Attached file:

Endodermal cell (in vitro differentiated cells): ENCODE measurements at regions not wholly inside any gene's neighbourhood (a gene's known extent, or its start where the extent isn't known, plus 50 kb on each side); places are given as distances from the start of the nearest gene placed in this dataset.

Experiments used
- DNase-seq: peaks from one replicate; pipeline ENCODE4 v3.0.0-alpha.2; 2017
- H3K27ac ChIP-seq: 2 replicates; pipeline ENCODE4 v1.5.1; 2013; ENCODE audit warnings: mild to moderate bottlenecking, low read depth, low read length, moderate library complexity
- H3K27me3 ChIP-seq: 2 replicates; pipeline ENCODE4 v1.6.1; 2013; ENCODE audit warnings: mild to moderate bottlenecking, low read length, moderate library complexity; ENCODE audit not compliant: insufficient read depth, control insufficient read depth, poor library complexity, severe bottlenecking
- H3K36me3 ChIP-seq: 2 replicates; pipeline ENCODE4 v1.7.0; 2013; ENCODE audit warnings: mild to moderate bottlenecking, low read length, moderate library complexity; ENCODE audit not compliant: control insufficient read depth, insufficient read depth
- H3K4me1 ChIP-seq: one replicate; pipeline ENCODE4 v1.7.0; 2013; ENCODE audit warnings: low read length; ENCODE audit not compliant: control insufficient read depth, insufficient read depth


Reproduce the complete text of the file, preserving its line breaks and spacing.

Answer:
Endodermal cell (in vitro differentiated cells): ENCODE measurements at regions not wholly inside any gene's neighbourhood (a gene's known extent, or its start where the extent isn't known, plus 50 kb on each side); places are given as distances from the start of the nearest gene placed in this dataset.

Experiments used
- DNase-seq: peaks from one replicate; pipeline ENCODE4 v3.0.0-alpha.2; 2017
- H3K27ac ChIP-seq: 2 replicates; pipeline ENCODE4 v1.5.1; 2013; ENCODE audit warnings: mild to moderate bottlenecking, low read depth, low read length, moderate library complexity
- H3K27me3 ChIP-seq: 2 replicates; pipeline ENCODE4 v1.6.1; 2013; ENCODE audit warnings: mild to moderate bottlenecking, low read length, moderate library complexity; ENCODE audit not compliant: insufficient read depth, control insufficient read depth, poor library complexity, severe bottlenecking
- H3K36me3 ChIP-seq: 2 replicates; pipeline ENCODE4 v1.7.0; 2013; ENCODE audit warnings: mild to moderate bottlenecking, low read length, moderate library complexity; ENCODE audit not compliant: control insufficient read depth, insufficient read depth
- H3K4me1 ChIP-seq: one replicate; pipeline ENCODE4 v1.7.0; 2013; ENCODE audit warnings: low read length; ENCODE audit not compliant: control insufficient read depth, insufficient read depth